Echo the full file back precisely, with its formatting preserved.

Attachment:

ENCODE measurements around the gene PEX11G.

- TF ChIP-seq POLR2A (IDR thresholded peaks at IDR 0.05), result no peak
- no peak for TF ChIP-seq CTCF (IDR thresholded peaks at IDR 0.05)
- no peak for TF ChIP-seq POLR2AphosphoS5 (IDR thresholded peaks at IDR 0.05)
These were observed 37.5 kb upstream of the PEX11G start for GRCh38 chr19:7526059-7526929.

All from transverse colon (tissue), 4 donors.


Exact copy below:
ENCODE measurements around the gene PEX11G.

- TF ChIP-seq POLR2A (IDR thresholded peaks at IDR 0.05), result no peak
- no peak for TF ChIP-seq CTCF (IDR thresholded peaks at IDR 0.05)
- no peak for TF ChIP-seq POLR2AphosphoS5 (IDR thresholded peaks at IDR 0.05)
These were observed 37.5 kb upstream of the PEX11G start for GRCh38 chr19:7526059-7526929.

All from transverse colon (tissue), 4 donors.